But he said a series of findings from other labs and his own in recent years have led him to start questioning the synaptic dogma. He calls himself “a recovering synaptologist.”
The skepticism over Glanzman’s research may be in part because the work harkens back to an unnerving episode in science involving an unconventional psychologist, James V. McConnell, who spent years at the University of Michigan attempting to prove that something outside the brain—a factor he called “memory RNA”—could transfer memories. In the ’50s and ’60s, McConnell trained flatworms and then fed the bodies of trained worms to untrained worms. The untrained worms then appeared to exhibit the behavior of the trained worms they’d cannibalized, suggesting that memories were somehow transferred. He also showed that trained worms that were beheaded could remember their training after they grew new heads.
Though the work was replicated by some other labs, McConnell’s work was largely ridiculed and is often described as a cautionary tale because so much time and money was spent by other labs trying, often unsuccessfully, to replicate the work. (McConnell died in 1990, five years after he’d been a target of the Unabomber Theodore Kaczynski.)
Recently, developmental biologist Michael Levin at Tufts has replicated McConnell’s experiments on headless worms under more controlled settings and thinks McConnell may have indeed been correct.
Glanzman said one of McConnell’s students, Al Jacobson, demonstrated the transfer of memories between flatworms via RNA injections, coincidentally while an assistant professor at UCLA. The work was published in Nature in 1966 but Jacobsen never received tenure, perhaps because of doubts about his findings. The experiment was, however, replicated in rats shortly afterward.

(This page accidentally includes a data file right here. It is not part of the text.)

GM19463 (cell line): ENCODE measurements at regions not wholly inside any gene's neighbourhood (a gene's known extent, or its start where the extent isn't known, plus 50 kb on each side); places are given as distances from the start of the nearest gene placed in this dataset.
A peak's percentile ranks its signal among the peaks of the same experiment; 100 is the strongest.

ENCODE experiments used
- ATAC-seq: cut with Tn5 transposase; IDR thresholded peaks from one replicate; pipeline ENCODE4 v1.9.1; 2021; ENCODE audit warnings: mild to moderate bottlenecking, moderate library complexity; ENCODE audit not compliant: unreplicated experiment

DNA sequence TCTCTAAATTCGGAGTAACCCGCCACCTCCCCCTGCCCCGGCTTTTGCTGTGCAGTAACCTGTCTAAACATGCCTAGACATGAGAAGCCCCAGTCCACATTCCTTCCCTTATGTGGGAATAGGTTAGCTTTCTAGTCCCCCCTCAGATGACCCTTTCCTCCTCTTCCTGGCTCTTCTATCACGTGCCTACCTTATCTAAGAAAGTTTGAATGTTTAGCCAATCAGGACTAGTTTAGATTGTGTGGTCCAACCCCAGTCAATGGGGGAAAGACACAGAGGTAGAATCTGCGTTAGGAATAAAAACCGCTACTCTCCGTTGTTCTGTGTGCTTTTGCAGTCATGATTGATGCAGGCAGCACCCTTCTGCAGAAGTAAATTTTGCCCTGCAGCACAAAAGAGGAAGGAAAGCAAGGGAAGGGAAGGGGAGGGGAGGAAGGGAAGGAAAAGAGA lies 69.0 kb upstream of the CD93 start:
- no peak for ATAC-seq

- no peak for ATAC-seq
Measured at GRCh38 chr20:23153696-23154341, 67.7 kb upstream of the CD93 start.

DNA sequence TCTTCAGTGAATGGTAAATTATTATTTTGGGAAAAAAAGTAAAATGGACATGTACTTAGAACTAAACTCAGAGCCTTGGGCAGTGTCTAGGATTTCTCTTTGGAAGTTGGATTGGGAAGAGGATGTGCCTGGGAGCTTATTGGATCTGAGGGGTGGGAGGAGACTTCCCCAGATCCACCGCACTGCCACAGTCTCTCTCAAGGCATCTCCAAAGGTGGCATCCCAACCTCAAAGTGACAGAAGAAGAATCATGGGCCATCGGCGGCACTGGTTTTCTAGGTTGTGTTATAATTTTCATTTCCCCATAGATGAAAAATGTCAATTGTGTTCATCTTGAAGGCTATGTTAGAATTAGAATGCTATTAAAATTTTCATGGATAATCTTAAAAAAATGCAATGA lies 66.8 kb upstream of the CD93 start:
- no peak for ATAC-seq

Glanzman learned about McConnell’s work—and his satirical journal “Worm Runner’s Digest”—while he was a psychology undergraduate at Indiana University but never took the results seriously. Now, while he’s still not convinced McConnell was exactly right about being able to transfer memories, he does think both McConnell and Jacobson were onto something.
Working in the memory field can be tough for those who challenge the status quo. SUNY’s Sacktor, for example, has spent more than 25 years — despite the skepticism, rejection, and outright derision of fellow scientists—chasing down a single molecule, PKMzeta, that he believes is critical to the formation of long-term memories and may be connected to the RNA mechanisms that Glanzman has uncovered.
The stakes in the field are high because memory is so key to our sense of self and many scientists feel understanding the workings of memory is something that should have been figured out by now. “It’s the last of the great 20th-century questions in biology,” Sacktor said. “Some aspect has made it difficult for neuroscientists to figure out.”
The difficulty may be due in part to the overwhelming focus on synaptic strength. Some 12,000 papers have been published on synaptic strength without providing a good explanation for how memories are stored, Ryan noted, adding that he applauds Glanzman for opening up a new path, radical as it is, to explore.
“The reality is we know so little about memory,” Ryan said. “I’m excited about any new vistas and avenues.”